The Cover Section Editor: M. Therese Southgate,
MD, Senior Contributing Editor.
It is paintings such as Merrymakers at Shrovetide (cover) that keep alive the reputation
of Dutch Master Frans Hals (born after 1580–1666). Not his reputation
as a painter—that is solid enough—but his reputation as a tippler,
a spendthrift, even a wife-beater. The evidence for such characterization
rests on little more than a confusion of names (he had a namesake cousin who
was, in fact, all of these), on biographical accounts written more than 50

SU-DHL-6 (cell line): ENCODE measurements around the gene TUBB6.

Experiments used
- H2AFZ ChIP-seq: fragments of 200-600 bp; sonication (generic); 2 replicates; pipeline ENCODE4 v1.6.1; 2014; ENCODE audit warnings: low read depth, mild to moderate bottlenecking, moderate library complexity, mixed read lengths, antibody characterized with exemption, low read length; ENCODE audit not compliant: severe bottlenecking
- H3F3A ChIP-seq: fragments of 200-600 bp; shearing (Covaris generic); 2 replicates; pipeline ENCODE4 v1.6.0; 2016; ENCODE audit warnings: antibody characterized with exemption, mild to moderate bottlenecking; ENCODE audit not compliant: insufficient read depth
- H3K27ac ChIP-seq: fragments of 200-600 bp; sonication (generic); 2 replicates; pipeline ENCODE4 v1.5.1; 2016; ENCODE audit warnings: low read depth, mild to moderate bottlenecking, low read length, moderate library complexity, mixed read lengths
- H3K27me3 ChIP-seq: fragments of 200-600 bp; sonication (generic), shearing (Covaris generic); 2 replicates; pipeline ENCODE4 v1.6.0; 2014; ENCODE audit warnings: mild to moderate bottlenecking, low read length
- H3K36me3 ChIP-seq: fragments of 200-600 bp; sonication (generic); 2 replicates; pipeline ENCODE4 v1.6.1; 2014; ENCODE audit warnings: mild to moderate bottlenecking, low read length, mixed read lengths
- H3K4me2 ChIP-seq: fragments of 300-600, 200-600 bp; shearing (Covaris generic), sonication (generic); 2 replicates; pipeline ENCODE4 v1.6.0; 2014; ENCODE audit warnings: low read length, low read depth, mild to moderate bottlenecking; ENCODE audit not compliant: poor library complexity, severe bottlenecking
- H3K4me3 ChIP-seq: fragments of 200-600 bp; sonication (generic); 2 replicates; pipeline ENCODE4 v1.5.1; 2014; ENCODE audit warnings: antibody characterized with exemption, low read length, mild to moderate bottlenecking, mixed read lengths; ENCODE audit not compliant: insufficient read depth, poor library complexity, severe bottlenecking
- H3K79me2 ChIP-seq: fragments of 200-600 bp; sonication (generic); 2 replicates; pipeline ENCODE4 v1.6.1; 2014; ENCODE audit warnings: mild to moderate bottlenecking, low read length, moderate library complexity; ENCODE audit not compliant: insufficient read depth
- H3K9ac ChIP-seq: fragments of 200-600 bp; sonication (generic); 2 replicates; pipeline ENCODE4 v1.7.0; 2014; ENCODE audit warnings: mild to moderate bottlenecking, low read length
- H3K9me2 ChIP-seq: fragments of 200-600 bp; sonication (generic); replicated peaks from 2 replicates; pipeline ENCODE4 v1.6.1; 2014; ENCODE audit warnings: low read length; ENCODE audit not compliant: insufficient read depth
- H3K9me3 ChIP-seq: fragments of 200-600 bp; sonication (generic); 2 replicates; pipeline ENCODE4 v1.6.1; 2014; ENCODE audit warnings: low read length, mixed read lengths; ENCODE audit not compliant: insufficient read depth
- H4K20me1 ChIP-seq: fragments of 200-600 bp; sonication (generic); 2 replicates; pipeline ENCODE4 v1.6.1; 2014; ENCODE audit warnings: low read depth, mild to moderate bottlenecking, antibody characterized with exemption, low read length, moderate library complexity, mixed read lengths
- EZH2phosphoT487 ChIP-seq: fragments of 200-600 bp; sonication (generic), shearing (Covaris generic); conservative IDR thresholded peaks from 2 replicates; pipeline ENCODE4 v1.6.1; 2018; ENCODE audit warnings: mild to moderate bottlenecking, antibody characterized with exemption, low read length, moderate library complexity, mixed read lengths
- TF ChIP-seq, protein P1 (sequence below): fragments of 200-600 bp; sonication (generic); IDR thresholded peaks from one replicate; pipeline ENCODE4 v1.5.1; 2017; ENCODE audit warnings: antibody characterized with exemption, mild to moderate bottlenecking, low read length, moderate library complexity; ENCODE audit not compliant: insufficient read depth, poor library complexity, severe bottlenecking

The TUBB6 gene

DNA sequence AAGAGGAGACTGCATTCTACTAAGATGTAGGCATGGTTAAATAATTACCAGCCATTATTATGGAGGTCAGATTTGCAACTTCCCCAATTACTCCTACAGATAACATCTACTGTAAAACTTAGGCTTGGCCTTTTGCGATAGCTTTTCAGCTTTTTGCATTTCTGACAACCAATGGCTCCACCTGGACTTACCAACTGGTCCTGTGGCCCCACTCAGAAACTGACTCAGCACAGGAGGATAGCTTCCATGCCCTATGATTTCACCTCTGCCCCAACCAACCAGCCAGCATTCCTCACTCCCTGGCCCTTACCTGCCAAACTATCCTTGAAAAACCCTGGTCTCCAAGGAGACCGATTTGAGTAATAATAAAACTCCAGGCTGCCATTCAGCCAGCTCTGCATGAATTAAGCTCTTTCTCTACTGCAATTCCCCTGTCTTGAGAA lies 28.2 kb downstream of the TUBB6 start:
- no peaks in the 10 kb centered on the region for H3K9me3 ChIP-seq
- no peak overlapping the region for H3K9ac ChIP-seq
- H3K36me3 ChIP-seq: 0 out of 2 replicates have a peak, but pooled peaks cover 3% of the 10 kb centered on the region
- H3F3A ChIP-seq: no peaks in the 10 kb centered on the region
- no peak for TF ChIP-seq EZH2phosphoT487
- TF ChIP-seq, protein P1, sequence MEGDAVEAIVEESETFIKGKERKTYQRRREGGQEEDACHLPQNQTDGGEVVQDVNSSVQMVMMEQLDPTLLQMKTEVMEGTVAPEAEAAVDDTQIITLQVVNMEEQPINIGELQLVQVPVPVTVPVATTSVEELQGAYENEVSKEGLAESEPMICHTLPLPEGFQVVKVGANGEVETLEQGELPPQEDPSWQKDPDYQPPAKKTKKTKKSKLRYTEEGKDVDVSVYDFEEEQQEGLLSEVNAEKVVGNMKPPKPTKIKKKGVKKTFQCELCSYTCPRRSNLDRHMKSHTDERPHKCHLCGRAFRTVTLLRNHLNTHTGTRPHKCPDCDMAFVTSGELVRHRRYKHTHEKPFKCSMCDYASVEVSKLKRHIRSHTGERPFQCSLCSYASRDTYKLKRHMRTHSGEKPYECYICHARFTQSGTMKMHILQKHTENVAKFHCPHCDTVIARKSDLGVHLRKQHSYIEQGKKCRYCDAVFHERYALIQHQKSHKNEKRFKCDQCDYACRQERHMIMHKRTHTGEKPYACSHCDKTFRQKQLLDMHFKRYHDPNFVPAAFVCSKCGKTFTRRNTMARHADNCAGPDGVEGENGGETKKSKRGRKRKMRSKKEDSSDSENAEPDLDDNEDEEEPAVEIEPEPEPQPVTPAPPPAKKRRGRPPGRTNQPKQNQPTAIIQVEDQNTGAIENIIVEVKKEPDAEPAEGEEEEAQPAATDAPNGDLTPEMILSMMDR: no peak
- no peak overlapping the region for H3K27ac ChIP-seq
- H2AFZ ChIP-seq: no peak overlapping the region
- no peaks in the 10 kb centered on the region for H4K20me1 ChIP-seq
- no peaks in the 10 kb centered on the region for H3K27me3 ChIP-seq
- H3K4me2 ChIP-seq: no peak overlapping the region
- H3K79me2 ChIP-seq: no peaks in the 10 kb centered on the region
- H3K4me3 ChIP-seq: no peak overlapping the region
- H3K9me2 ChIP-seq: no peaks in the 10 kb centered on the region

years after his death, and on some dunning records from creditors. Added to
the evidence is the fact that although Hals worked rapidly, his lifetime output
of paintings was low; estimates range from a low of 168 to a high of 290.
On the other hand, Hals was careless about signing or dating his work; ongoing
study may well increase the size of his known oeuvre. Again, Hals did not
seem to be especially ambitious to be known beyond Haarlem, where he had lived
since boyhood and where he would eventually die. Finally, it should not be
overlooked that other projects, bringing more income than painting, took his
time. Judging from receipts carrying his name, he could have been either a
picture collector or a dealer, perhaps both.
Southgate MT. Merrymakers at Shrovetide. JAMA. 2004;291(7):792. doi:10.1001/jama.291.7.792